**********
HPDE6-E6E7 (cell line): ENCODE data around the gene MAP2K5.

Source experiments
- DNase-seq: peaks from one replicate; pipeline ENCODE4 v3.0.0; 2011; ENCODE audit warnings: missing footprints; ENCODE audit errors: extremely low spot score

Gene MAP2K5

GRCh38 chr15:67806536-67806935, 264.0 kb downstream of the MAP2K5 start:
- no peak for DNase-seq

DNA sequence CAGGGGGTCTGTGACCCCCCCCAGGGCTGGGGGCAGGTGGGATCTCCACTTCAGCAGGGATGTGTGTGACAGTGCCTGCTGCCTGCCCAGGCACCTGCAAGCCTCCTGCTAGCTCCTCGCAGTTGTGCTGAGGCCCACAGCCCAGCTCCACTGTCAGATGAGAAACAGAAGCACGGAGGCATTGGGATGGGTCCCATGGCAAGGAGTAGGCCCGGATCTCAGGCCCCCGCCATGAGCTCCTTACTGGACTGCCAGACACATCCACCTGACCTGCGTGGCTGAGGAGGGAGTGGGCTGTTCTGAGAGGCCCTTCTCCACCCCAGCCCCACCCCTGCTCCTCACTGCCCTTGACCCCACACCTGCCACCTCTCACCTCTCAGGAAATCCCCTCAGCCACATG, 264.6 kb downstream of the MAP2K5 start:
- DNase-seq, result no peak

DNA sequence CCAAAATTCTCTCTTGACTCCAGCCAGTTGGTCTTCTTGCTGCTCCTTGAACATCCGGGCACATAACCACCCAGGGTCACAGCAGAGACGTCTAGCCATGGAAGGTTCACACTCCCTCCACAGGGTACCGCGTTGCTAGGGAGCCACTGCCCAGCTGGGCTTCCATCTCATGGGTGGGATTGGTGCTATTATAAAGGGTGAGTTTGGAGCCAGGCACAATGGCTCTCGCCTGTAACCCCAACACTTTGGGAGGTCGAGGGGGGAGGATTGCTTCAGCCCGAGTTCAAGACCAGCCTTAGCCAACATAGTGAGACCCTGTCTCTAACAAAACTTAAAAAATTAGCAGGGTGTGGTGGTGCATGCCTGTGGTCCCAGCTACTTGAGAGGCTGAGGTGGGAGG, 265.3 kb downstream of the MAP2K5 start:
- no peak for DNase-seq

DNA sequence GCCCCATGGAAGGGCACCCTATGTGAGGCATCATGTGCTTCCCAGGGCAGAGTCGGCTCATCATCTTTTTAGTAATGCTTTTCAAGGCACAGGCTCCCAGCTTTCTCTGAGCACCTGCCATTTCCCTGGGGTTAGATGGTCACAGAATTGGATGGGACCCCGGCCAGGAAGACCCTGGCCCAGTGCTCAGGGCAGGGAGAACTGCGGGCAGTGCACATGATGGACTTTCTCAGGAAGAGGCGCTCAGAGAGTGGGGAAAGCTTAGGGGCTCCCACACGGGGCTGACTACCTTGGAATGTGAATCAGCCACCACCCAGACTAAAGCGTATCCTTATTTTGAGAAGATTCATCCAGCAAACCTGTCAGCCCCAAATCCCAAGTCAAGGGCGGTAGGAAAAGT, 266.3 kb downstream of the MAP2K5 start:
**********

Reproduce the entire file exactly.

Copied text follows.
HPDE6-E6E7 (cell line): ENCODE data around the gene MAP2K5.

Source experiments
- DNase-seq: peaks from one replicate; pipeline ENCODE4 v3.0.0; 2011; ENCODE audit warnings: missing footprints; ENCODE audit errors: extremely low spot score

Gene MAP2K5

GRCh38 chr15:67806536-67806935, 264.0 kb downstream of the MAP2K5 start:
- no peak for DNase-seq

DNA sequence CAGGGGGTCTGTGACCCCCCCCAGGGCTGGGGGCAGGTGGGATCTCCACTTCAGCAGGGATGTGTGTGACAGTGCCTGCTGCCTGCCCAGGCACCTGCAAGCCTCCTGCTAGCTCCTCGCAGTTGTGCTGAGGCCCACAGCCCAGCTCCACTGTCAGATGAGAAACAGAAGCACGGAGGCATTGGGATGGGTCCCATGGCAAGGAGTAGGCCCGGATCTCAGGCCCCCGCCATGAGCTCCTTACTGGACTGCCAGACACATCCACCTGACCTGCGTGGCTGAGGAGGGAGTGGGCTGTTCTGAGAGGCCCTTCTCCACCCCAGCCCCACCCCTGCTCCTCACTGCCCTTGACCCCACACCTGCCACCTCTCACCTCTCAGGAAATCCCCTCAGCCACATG, 264.6 kb downstream of the MAP2K5 start:
- DNase-seq, result no peak

DNA sequence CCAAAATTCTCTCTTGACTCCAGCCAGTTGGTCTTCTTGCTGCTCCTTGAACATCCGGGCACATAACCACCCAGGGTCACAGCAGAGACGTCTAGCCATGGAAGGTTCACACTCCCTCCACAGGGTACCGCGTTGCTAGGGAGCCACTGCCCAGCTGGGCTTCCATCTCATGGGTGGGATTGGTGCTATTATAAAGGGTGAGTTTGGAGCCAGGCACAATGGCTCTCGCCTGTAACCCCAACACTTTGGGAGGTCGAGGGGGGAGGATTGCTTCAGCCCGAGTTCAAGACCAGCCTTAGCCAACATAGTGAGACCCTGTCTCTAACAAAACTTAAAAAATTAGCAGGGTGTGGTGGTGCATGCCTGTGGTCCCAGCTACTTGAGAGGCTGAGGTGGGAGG, 265.3 kb downstream of the MAP2K5 start:
- no peak for DNase-seq

DNA sequence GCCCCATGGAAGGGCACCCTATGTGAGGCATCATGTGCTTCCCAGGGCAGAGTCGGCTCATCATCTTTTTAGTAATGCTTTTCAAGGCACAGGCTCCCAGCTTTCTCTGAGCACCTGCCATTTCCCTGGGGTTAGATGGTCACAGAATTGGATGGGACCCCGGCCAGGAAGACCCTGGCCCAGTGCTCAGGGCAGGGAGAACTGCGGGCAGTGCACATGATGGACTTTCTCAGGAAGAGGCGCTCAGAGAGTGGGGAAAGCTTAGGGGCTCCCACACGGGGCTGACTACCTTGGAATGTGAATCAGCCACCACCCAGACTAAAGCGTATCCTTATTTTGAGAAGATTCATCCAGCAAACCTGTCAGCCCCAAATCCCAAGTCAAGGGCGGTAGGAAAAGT, 266.3 kb downstream of the MAP2K5 start: